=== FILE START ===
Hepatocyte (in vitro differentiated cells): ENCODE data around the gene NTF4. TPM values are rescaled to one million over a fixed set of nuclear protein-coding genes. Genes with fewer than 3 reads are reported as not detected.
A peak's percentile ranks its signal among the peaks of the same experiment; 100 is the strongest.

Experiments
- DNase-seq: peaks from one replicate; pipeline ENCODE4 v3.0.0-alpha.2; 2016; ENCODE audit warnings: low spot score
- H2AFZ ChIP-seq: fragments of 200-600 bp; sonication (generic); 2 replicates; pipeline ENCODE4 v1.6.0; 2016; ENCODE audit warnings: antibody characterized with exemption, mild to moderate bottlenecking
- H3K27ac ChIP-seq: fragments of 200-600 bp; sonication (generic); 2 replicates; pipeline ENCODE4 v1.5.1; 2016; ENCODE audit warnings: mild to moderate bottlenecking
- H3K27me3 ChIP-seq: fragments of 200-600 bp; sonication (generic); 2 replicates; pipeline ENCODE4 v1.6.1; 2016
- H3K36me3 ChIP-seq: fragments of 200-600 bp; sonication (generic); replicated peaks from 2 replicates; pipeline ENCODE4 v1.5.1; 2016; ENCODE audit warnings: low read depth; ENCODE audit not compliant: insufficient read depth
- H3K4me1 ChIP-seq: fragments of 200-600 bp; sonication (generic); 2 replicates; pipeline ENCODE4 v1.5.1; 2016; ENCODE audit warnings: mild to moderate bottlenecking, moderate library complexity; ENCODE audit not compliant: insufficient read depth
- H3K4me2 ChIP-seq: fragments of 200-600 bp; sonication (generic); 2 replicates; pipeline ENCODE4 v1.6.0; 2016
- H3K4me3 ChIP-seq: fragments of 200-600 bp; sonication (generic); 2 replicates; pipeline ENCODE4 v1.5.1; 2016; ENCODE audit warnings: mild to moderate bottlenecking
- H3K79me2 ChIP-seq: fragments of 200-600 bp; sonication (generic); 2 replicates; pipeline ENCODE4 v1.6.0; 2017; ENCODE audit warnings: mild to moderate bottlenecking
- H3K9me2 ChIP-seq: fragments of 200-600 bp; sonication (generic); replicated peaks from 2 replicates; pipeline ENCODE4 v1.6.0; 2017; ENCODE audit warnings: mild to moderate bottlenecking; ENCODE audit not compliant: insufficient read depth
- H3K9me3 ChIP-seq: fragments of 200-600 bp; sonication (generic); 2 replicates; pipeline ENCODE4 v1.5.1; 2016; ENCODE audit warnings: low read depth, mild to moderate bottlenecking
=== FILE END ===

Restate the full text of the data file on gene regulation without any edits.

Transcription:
Hepatocyte (in vitro differentiated cells): ENCODE data around the gene NTF4. TPM values are rescaled to one million over a fixed set of nuclear protein-coding genes. Genes with fewer than 3 reads are reported as not detected.
A peak's percentile ranks its signal among the peaks of the same experiment; 100 is the strongest.

Experiments
- DNase-seq: peaks from one replicate; pipeline ENCODE4 v3.0.0-alpha.2; 2016; ENCODE audit warnings: low spot score
- H2AFZ ChIP-seq: fragments of 200-600 bp; sonication (generic); 2 replicates; pipeline ENCODE4 v1.6.0; 2016; ENCODE audit warnings: antibody characterized with exemption, mild to moderate bottlenecking
- H3K27ac ChIP-seq: fragments of 200-600 bp; sonication (generic); 2 replicates; pipeline ENCODE4 v1.5.1; 2016; ENCODE audit warnings: mild to moderate bottlenecking
- H3K27me3 ChIP-seq: fragments of 200-600 bp; sonication (generic); 2 replicates; pipeline ENCODE4 v1.6.1; 2016
- H3K36me3 ChIP-seq: fragments of 200-600 bp; sonication (generic); replicated peaks from 2 replicates; pipeline ENCODE4 v1.5.1; 2016; ENCODE audit warnings: low read depth; ENCODE audit not compliant: insufficient read depth
- H3K4me1 ChIP-seq: fragments of 200-600 bp; sonication (generic); 2 replicates; pipeline ENCODE4 v1.5.1; 2016; ENCODE audit warnings: mild to moderate bottlenecking, moderate library complexity; ENCODE audit not compliant: insufficient read depth
- H3K4me2 ChIP-seq: fragments of 200-600 bp; sonication (generic); 2 replicates; pipeline ENCODE4 v1.6.0; 2016
- H3K4me3 ChIP-seq: fragments of 200-600 bp; sonication (generic); 2 replicates; pipeline ENCODE4 v1.5.1; 2016; ENCODE audit warnings: mild to moderate bottlenecking
- H3K79me2 ChIP-seq: fragments of 200-600 bp; sonication (generic); 2 replicates; pipeline ENCODE4 v1.6.0; 2017; ENCODE audit warnings: mild to moderate bottlenecking
- H3K9me2 ChIP-seq: fragments of 200-600 bp; sonication (generic); replicated peaks from 2 replicates; pipeline ENCODE4 v1.6.0; 2017; ENCODE audit warnings: mild to moderate bottlenecking; ENCODE audit not compliant: insufficient read depth
- H3K9me3 ChIP-seq: fragments of 200-600 bp; sonication (generic); 2 replicates; pipeline ENCODE4 v1.5.1; 2016; ENCODE audit warnings: low read depth, mild to moderate bottlenecking